Dr. Carla Frohlich is an astrophysicist and assistant professor of physics at N.C. State. Here she sheds light on a dark subject. Questions and answers have been edited.
Q: What is dark energy?
Almost 15 years ago, two teams of scientists studied distant supernova explosions to measure how the universe has expanded over its lifetime. They expected to find that the expansion of the universe would be constant or even be slowing – due to galaxies pulling toward each other with their gravity. But to their surprise, the scientists found quite the opposite: The universe is expanding faster and faster. What causes this?
The answer is dark energy, which seems to stretch space. But what exactly dark energy is remains one of the biggest mysteries in astrophysics.
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Q: What is dark matter? What is the difference between the two?
We know of galaxies that zoom through space so fast that their own gravity should not be able to hold them together; they should break apart. But this does not happen. Something is holding them together. Dark matter is invisible matter that provides this extra gravity that holds together galaxies. It is called “dark” because astronomers cannot see it in any wavelength of light. Scientists have different theories what dark matter is: It could be normal objects such as cold gas, dark galaxies or MACHOS (massive compact halo objects). Or it could be strange particles such as axions, WIMPS (weakly interacting massive particles) or neutrinos. We also know about the dark matter in the infant universe from the afterglow of the Big Bang.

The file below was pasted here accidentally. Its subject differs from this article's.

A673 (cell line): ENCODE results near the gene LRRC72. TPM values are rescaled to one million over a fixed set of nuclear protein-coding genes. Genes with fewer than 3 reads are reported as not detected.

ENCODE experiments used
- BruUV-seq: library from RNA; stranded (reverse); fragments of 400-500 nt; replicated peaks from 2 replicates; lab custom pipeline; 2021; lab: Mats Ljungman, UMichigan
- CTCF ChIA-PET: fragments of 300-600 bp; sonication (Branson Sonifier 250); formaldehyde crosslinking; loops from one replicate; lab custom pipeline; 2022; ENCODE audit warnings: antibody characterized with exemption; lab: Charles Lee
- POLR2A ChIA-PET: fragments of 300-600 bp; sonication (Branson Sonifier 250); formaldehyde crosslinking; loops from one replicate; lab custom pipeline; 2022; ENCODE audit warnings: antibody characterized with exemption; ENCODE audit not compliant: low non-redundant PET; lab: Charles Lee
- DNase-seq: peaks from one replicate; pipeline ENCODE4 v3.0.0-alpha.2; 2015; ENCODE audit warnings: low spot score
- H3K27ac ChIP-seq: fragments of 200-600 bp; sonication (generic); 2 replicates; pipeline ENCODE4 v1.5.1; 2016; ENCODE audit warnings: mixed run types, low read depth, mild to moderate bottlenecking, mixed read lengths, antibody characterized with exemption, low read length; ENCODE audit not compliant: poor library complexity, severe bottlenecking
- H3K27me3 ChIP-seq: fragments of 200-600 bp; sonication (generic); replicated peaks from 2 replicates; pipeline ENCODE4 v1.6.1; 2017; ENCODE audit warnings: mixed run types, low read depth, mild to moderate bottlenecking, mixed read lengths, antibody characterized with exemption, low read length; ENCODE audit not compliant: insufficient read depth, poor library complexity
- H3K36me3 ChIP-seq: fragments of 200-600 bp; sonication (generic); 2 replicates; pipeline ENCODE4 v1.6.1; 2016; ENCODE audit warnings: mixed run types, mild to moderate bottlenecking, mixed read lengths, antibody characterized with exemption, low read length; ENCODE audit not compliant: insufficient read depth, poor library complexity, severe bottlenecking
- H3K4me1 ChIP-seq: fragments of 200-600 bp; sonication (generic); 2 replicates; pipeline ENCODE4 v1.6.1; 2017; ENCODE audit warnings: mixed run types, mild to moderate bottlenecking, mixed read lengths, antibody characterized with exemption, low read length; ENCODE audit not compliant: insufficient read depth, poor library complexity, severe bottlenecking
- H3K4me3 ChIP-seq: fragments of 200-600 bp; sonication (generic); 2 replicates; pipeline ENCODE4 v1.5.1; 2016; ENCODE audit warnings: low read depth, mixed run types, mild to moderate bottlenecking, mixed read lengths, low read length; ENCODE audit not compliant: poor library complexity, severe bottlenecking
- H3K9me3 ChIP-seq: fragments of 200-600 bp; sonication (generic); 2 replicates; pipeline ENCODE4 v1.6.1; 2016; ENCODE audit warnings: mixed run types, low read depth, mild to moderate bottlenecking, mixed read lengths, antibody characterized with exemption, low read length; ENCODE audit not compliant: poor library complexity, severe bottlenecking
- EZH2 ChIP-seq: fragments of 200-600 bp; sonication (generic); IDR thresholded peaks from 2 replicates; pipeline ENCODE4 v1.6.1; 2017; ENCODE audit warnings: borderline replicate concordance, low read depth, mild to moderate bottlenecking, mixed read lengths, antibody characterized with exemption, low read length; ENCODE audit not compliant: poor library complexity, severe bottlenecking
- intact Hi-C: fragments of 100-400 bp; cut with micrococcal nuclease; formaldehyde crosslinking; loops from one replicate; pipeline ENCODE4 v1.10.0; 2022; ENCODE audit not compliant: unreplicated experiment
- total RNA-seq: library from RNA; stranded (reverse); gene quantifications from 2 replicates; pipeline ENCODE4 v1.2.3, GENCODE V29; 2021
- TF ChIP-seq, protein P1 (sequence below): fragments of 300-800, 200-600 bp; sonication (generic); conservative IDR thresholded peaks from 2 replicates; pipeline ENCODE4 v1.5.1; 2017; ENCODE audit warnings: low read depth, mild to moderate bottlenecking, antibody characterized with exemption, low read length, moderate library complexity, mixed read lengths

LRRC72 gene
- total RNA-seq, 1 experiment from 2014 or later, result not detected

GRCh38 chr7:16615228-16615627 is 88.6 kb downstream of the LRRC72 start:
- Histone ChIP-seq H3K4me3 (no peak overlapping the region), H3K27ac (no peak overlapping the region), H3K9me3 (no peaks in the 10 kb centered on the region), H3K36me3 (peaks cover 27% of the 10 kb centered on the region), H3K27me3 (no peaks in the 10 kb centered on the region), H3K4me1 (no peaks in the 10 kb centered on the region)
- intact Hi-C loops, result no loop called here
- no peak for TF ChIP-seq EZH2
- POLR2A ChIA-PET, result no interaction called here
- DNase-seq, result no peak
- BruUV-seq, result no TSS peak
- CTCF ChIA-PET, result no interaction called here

Q: I remember being fascinated by stories of black holes as a child – where do they fit into these phenomena?
Black holes occur when a star that is at least 10 times as massive as the sun dies. The star dies in a large supernova explosion and leaves behind a burned-out remnant collapsed on itself. The force of gravity around such an object is so high that nothing can escape, not even light. This is why it is called a black hole.
Q: If we can’t see dark energy and dark matter, how do we know they exist?
Almost all our information about the universe comes from light (electromagnetic radiation): Stars and galaxies shine; the moon and the planets are illuminated by the sun. If something does not shine, we have to look for its effects on other objects that shine and that we can see. For example, the force of gravity of a black hole changes the orbits of stars close to the black hole. By carefully measuring the orbits of these stars, we know that there is a black hole. In the same way, we know about dark energy and dark matter: We observe their effects on stars and galaxies.